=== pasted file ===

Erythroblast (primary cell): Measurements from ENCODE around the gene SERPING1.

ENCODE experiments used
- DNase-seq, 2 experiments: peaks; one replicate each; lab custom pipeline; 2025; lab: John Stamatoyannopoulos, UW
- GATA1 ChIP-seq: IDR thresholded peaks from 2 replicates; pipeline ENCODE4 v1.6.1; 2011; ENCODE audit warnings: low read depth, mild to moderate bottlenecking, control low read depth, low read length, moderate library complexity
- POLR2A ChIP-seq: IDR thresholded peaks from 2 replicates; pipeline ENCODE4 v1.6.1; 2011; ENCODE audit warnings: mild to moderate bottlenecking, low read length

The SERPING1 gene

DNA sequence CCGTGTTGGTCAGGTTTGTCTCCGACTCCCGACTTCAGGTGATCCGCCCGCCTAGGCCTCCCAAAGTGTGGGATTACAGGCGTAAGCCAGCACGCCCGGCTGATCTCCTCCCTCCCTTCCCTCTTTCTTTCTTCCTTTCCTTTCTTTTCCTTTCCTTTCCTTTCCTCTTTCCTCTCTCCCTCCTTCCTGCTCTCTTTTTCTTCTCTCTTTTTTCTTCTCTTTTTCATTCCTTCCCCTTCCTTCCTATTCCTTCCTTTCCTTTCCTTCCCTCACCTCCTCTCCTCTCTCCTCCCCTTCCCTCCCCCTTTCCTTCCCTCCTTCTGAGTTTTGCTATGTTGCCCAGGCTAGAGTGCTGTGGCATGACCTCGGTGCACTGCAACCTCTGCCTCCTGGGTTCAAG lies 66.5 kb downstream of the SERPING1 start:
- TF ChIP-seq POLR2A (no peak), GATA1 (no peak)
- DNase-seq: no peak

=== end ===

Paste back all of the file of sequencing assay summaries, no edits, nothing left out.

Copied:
Erythroblast (primary cell): Measurements from ENCODE around the gene SERPING1.

ENCODE experiments used
- DNase-seq, 2 experiments: peaks; one replicate each; lab custom pipeline; 2025; lab: John Stamatoyannopoulos, UW
- GATA1 ChIP-seq: IDR thresholded peaks from 2 replicates; pipeline ENCODE4 v1.6.1; 2011; ENCODE audit warnings: low read depth, mild to moderate bottlenecking, control low read depth, low read length, moderate library complexity
- POLR2A ChIP-seq: IDR thresholded peaks from 2 replicates; pipeline ENCODE4 v1.6.1; 2011; ENCODE audit warnings: mild to moderate bottlenecking, low read length

The SERPING1 gene

DNA sequence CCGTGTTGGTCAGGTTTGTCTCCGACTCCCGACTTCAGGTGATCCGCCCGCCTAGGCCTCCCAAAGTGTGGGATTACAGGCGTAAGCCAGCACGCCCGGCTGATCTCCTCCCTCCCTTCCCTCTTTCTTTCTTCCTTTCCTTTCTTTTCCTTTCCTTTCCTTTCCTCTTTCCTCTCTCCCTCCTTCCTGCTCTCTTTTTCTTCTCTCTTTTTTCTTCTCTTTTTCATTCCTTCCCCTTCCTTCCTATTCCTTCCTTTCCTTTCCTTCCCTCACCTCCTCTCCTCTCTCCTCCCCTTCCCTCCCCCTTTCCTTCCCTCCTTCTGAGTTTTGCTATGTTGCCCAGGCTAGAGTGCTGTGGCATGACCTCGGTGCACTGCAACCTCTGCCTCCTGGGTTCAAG lies 66.5 kb downstream of the SERPING1 start:
- TF ChIP-seq POLR2A (no peak), GATA1 (no peak)
- DNase-seq: no peak